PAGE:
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Homework Help: What is the cyclist's end position? I know his displacement.

  1. Sep 13, 2011 #1
    1. The problem statement, all variables and given/known data

    I can't figure out part two to a problem. The first part asked us to find the displacement, but I'll let you read for yourselves:

    Part 1: A cyclist maintains a constant velocity of
    5.3 m/s headed away from point A. At some
    initial time, the cyclist is 259 m from point A.
    What will be his displacement from his
    starting position after 83 s?
    Answer in units of m

    Part 2: What will be his position from point A after
    that time?
    Answer in units of m

    I solved part 1 and my answer was (from point A)[itex]\Delta[/itex]x = 439.9m which I know is correct.

    2. Relevant equations

    I didn't use an equation, I just did it in steps that I made up. Maybe xf = vt + xi would work?

    3. The attempt at a solution

    I solved part 1 by dividing the cyclist's distance from point A (259m) by his velocity (5.3m/s) to get the seconds it took (48.8679) to travel 259m. I then set up a proportion with these values to solve for the displacement that the question was asking for, which was 439.9m.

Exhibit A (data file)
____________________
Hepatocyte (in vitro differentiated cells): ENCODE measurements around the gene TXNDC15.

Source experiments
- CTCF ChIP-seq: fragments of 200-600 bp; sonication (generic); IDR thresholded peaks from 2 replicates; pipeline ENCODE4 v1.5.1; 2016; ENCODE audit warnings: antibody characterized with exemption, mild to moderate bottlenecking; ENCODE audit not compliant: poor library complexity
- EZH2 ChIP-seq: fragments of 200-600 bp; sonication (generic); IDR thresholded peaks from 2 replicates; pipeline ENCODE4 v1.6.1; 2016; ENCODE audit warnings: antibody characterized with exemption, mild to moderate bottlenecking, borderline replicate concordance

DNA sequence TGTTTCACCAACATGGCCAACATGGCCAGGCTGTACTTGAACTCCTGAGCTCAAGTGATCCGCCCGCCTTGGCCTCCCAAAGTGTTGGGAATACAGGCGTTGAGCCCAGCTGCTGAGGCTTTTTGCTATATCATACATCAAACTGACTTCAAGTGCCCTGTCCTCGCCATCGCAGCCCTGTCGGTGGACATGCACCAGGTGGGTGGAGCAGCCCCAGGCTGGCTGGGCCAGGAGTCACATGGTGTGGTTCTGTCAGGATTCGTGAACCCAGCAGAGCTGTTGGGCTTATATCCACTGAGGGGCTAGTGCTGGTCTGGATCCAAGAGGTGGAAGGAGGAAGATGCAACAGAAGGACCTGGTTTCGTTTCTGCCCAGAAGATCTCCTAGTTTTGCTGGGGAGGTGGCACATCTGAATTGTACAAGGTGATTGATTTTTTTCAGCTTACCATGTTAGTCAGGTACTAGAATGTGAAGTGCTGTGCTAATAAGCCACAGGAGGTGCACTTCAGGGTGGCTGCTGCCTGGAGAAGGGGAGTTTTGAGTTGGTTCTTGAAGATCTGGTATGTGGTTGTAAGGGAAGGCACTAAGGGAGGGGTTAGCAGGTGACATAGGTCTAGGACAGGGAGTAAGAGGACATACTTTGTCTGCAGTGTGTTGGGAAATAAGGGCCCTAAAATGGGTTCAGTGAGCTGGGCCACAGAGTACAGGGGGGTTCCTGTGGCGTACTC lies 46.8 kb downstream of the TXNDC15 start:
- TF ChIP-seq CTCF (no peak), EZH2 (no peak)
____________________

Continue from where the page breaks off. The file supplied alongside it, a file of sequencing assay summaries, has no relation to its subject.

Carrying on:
I'm not sure how to find out what his position will be at 83s. I thought it might have been identical to the displacement, but there is really no given starting point value... It wouldn't be 439.9 + 259, would it? I feel like they left out the starting position value. Maybe A + 439.9?

    Any help would be greatly appreciated!
    Last edited: Sep 13, 2011
  2. jcsd
  3. Sep 14, 2011 #2


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    Staff Emeritus
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    Gold Member

    It would be that yes.
  4. Sep 14, 2011 #3
    Thanks! I always end up figuring it out (sometimes without realizing it) when I write out my thoughts here. Thanks!
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